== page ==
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Lost in the terminology insurance companies use? Our quick-reference insurance glossary provides easy-to-understand definitions and examples of the terms insurance professionals use.

Face Amount

The Face Amount refers to the amount of insurance that a policy covers.

For life insurance policies, it is the amount stated in the insurance policy, the minimum that will be paid upon the death of the person insured, when the policy matures, or the total disability of the insured person (if the policy has a disability provision). The actual death benefit or maturity may be greater depending on dividends and other interest earnings, when applicable.

This amount is stated in the declaration page of the policy.

The face amount is one of the factors that will determine how much the insured will pay as premiums.

Facultative Reinsurance

Facultative Reinsurance refers to the reinsurance policy that gives the insurance company coverage for a certain risk that might be so big or unusual. Examples of the risk that might be covered here would be property insurance for oil rigs or jumbo jets.

The insurance company is not bound to cede the insurance and the reinsurer is not bound to accept the reinsurance. They are free to act based on their best interest. This is different compared to the treaty reinsurance the insurance company or the reinsurance company might have, where there is a prior agreement that the reinsurance will always assume a proportion of the premiums.

Facultative reinsurance may either be proportional or non-proportional. For facultative reinsurance, the reinsurer gets a portion of the losses, as well as the premiums. For non-proportional facultative reinsurance, the reinsurance company will only pay for the losses that go above the insurance company's level of retention.

Fair Access to Insurance Requirements Plans / Fair Plans

Fair Access to Insurance Requirements Plans refers to insurance pools that provide insurance to those who cannot buy it from admitted insurance companies. These are for people with risks that they cannot control but are very likely to happen.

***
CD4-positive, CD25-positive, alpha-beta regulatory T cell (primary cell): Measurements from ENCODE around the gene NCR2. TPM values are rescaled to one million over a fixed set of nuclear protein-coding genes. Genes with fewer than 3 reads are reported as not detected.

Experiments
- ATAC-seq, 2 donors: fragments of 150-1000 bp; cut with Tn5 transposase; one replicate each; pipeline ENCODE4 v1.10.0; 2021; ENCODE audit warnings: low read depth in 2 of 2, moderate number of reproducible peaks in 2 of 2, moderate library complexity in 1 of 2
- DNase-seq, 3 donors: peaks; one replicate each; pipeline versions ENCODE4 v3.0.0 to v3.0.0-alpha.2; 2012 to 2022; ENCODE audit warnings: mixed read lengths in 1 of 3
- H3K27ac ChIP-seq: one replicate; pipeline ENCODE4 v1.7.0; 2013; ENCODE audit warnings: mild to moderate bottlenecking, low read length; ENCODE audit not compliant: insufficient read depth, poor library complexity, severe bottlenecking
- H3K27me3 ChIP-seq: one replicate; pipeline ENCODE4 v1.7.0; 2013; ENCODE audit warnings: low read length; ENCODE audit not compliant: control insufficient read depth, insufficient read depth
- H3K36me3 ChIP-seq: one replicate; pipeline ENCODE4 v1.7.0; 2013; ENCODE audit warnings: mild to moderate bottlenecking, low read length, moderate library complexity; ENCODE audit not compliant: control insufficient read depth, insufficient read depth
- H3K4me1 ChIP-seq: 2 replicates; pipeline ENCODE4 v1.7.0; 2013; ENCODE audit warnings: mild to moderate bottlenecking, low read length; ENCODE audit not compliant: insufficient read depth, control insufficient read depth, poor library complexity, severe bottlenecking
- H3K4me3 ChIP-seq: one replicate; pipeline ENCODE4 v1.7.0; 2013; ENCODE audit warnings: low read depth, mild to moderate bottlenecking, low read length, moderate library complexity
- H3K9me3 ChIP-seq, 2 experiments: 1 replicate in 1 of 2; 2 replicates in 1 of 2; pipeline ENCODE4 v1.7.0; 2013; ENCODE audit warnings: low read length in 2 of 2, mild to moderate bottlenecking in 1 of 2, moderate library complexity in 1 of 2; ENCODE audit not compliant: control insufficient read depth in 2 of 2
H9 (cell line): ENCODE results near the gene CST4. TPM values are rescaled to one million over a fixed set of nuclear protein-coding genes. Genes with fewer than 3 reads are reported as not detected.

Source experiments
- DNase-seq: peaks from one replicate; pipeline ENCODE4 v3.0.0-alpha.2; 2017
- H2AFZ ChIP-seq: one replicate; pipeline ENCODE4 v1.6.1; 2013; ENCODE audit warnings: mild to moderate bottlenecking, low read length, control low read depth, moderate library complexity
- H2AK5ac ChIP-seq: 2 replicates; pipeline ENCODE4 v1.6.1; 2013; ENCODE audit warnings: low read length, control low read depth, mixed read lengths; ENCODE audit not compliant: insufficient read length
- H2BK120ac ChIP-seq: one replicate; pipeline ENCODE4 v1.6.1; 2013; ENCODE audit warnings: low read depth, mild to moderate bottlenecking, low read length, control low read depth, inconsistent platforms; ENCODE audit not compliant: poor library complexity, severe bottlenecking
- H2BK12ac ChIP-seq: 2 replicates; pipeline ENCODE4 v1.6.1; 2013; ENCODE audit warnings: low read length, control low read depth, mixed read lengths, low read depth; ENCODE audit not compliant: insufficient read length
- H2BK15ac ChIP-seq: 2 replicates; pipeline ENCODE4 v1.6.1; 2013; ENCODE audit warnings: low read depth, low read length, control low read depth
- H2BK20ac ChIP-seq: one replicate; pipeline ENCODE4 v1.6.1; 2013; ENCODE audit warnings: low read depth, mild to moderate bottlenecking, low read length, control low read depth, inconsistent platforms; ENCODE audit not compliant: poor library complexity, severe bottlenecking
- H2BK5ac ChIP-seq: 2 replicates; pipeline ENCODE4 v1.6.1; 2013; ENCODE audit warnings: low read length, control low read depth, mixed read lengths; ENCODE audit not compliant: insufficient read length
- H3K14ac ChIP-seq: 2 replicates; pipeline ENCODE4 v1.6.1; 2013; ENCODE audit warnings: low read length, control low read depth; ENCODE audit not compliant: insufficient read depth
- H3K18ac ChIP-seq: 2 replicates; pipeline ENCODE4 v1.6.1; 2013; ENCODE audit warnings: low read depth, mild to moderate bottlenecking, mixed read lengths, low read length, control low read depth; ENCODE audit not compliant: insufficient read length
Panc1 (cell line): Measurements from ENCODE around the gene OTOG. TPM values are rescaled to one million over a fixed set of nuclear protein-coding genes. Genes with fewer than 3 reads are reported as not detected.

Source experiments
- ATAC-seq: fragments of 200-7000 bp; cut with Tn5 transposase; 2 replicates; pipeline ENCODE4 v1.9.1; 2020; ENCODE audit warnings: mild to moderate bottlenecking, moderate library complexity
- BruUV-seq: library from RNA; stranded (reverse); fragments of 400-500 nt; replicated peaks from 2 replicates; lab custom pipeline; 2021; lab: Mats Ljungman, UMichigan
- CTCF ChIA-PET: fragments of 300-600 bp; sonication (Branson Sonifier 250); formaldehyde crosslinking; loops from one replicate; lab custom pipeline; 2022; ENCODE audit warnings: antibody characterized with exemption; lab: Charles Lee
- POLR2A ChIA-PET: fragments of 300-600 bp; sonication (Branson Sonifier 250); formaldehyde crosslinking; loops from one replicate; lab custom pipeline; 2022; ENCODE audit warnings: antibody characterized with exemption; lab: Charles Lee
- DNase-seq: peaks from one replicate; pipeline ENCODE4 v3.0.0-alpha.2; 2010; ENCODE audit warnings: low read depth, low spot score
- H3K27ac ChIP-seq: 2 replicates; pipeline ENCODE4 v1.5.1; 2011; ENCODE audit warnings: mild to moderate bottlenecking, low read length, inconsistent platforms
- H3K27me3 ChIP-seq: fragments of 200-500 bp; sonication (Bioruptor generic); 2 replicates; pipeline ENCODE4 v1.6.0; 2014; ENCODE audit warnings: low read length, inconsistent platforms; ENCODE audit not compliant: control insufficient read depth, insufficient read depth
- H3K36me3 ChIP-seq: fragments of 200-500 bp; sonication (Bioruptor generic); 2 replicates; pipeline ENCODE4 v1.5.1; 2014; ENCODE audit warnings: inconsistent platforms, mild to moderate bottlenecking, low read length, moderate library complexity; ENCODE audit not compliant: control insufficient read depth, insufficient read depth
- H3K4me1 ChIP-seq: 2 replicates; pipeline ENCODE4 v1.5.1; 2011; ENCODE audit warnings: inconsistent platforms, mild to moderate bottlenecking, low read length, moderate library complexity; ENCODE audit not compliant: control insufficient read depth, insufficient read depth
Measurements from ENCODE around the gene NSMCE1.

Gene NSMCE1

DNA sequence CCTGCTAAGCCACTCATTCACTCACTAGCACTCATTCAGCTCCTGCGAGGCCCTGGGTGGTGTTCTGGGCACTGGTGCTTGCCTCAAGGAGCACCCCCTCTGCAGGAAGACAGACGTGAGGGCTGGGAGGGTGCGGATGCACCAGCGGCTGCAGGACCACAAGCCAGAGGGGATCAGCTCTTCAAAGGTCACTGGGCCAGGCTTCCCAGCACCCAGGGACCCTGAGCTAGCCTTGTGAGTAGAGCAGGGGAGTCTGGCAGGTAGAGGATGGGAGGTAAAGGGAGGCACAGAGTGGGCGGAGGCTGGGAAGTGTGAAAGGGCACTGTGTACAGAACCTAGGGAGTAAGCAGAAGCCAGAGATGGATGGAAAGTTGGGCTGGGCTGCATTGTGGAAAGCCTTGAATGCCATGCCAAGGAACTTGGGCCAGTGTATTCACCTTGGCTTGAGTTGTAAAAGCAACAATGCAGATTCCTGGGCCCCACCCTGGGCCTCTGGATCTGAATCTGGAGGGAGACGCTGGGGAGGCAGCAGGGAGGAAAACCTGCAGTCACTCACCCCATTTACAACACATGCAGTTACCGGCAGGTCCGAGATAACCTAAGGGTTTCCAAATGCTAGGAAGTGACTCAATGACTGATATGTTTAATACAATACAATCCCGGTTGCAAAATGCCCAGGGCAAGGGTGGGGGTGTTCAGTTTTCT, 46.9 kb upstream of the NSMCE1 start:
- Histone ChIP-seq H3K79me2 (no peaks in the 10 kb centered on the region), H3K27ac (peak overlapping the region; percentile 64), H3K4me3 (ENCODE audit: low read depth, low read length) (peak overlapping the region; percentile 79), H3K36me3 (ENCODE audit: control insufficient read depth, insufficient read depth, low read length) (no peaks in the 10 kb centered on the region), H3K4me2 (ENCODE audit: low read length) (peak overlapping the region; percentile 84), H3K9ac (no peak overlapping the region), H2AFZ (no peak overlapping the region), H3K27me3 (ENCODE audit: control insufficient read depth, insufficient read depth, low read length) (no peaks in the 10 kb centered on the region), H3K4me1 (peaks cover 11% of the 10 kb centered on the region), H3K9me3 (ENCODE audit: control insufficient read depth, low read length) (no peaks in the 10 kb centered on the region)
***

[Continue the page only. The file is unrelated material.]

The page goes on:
For example, those living in riot-prone areas may have a hard time buying insurance for their homes that will cover losses or damage incurred because of riots.

Also called FAIR Plans, this is state-sponsored. The government requires property insurance companies licensed with them to participate in the pool. FAIR Plans are sold in some states in the U.S., and sell windstorm, fire, riot and vandalism coverage. The products sold may vary from state to state.

Family Benefit Coverage

Family Benefit Coverage refers to the option that the insurance will also cover the spouse and the children of the main person being insured. This is mostly offered for accident and health coverage.

This type of coverage will cover the eligible family dependents. There is usually an age limit and some conditions that must be met. Once the child reaches the age limit, he is no longer eligible for the coverage.

The structure of the plan is also different for this kind of coverage and there is a maximum deductible per family for each year.

The premiums are the same regardless of the number of children, but this may also be subject to a maximum limit.

Farmowners-Ranchowners Insurance

Farmowners-Ranchowners Insurance is a policy that provides protection against risks and liabilities that may arise and will involve homes, barns, stables, silos and other structures. This means that the coverage is expanded to cover farm buildings, as well as farm-related equipment and machinery, stored hay and grain. The farmowners-ranchowners insurance is specially designed to meet the unique needs of those who operate ranches and farms.

The policy often includes dwelling coverage (which covers losses against weather, crime and fire for the owner's house and personal property, as well as addition living expenses) and farm personal property (where owners can choose between a blanket coverage or a scheduled coverage). It will also cover other structures found on the premises as well as liability and medical payments.